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Astr111 Photography Projects, Fall 2009

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M1 Crab Nebula, Jessica Nieboer

Crab Nebula

The Crab Nebula is a supernova remnant, which is defined as "an expanding cloud of debris from an exploded star" (Bennett 561). Supernovas form when a star 'explodes'. This is a process that starts when a star accumulates large amounts of iron in its core, which cannot generate energy through fusion. There is degeneracy pressure that supports the core, up to a certain point. Once it reaches this point, the pressure collapses, and the gravitational pull causes the core to collapse into a ball of neutrons. This process releases a huge amount of energy, driving the former outer layers of the star out into space. The heat and energy from the explosion expands and dazzles in the form of brightly colored gas clouds (Bennett 562).Some exploded stars are referred to as pulsars, meaning that they are rapidly rotating (Frommert).

The Crab Nebula, also called M1, or the Crab Pulsar, (pictured above) is an example of a supernova remnant as described above; it is in fact the first of its kind to be discovered. Right now, it has an angular size of 232 arc seconds and it is estimated to be about 6.97 light years in diameter, but research has shown that it is expanding at a rate of about 1,800 kilometers per second. It is spinning at a rate of thirty revolutions per second (Frommert). Estimated to be about 6.2 kilo-light years away from us. In the photo, note the bright circular object in the middle, right next to the brightest region of the cloud. This is the high density neutron core around which the cloud is rotating. Also see the red, string-like pieces inside the cloud. These are gas filaments and remnants from the exploded star, possibly even the outer layer of the star before the explosion. Hydrogen gas gives them their red color (Frommert). It was discovered that the Crab Nebula is actually four times brighter than Venus. This nebula's brightness comes from electrons that are caught in the strong magnetic field of the pulsar. Because they are spinning so rapidly, they produce an energy called synchron radiation, that we see in the form of bright light. It is said to emit an electromagnetic pulse from almost every part of the spectrum (Frommert).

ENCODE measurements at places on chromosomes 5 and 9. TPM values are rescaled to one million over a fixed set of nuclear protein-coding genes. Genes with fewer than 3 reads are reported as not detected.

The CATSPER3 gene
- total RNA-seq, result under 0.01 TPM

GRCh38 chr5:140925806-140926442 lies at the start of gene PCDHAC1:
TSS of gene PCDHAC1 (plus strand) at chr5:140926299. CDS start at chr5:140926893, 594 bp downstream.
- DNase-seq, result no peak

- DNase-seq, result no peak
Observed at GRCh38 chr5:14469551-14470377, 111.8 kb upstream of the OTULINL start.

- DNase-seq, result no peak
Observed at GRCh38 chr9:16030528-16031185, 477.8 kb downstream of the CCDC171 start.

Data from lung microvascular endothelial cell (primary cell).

References:

Bennett, Jeffrey , Megan Donahue, Nicholas Schneider, and Mark Voit. The Cosmic Perspective. Fourth ed. San Francisco: Pearson Education, Inc., 2007. 561-64. Print.

Frommert, Hartmut and Kronberg, Christine. "Messier Object 1." Students for the Exploration and Development of Space. <http://www.seds.org/messier/m/m001.html>

Right Ascension (J2000) 05:34:30
Declination (J2000) 22:01:00
Filters used blue(B), green(V), red(R), and clear(C)
Exposure time per filter 5x60 seconds in C, 20x10 seconds in Blue, 20x5 seconds in Red and Green
Date observed

November 8, 2009 (CBVR)